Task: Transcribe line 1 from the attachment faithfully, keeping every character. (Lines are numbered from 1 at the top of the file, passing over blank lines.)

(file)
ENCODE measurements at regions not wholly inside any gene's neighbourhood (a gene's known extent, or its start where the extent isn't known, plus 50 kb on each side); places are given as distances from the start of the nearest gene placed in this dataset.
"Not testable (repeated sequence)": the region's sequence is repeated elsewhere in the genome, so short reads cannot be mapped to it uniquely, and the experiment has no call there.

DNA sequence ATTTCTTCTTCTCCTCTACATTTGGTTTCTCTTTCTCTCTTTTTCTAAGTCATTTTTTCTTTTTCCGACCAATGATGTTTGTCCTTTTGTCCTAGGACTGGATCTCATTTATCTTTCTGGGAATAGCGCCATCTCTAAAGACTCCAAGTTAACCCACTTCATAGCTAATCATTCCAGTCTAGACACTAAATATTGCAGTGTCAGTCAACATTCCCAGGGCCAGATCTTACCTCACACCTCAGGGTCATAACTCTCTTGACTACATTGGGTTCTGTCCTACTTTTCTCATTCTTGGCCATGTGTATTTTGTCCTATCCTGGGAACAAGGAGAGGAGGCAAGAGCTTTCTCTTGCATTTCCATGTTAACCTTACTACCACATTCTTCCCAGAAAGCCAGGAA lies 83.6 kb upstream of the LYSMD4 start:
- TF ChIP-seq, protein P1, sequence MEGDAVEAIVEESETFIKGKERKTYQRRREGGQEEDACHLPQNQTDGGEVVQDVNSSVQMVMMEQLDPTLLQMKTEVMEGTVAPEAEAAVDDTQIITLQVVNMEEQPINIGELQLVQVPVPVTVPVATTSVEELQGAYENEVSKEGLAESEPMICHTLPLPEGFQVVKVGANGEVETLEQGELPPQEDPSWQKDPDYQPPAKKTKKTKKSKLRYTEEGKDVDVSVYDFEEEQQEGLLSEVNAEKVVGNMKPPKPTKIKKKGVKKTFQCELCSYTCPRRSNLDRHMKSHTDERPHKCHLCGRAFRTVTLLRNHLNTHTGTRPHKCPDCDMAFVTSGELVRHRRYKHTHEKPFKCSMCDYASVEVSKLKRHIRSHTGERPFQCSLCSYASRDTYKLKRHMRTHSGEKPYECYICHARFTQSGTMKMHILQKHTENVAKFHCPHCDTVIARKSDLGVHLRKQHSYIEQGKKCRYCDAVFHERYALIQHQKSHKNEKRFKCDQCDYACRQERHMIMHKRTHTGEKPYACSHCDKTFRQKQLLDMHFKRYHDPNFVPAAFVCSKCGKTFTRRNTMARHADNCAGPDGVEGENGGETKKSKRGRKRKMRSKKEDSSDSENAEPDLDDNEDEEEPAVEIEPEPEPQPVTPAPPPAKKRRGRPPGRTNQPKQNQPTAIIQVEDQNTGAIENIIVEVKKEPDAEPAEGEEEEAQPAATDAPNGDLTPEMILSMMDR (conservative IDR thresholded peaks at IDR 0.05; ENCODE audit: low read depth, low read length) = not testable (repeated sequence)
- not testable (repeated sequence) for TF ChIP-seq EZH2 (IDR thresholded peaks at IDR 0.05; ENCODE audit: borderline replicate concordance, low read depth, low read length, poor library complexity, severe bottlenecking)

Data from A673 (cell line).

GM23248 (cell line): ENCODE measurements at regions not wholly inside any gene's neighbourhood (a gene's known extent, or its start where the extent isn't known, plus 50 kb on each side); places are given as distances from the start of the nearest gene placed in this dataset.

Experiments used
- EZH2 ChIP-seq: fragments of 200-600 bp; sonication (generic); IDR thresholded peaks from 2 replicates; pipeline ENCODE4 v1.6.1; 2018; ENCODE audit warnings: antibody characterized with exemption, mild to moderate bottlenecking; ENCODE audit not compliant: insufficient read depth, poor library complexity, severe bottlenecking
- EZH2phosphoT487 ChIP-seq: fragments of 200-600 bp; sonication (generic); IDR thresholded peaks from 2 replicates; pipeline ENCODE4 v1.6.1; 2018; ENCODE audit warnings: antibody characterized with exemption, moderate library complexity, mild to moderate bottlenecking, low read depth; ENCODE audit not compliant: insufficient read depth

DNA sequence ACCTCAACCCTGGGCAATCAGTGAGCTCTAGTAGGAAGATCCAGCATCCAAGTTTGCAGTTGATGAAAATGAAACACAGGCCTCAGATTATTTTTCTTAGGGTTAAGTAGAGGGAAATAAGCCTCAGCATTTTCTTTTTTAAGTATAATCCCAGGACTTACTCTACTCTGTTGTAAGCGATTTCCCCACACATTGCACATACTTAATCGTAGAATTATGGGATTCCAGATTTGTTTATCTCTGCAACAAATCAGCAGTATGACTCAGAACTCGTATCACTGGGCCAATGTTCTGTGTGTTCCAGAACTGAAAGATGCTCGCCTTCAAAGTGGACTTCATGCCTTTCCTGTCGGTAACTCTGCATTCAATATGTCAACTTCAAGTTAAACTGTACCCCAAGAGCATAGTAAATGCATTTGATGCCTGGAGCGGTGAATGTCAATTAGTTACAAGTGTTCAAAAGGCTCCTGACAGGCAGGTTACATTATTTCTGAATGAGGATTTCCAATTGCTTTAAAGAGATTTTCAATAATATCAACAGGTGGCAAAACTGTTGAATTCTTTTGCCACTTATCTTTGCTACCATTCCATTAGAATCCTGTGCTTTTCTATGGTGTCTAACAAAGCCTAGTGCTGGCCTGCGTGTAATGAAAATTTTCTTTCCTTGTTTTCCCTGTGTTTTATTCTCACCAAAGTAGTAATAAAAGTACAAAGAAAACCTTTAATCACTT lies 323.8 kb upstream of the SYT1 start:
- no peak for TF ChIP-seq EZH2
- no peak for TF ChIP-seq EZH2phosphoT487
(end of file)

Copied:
ENCODE measurements at regions not wholly inside any gene's neighbourhood (a gene's known extent, or its start where the extent isn't known, plus 50 kb on each side); places are given as distances from the start of the nearest gene placed in this dataset.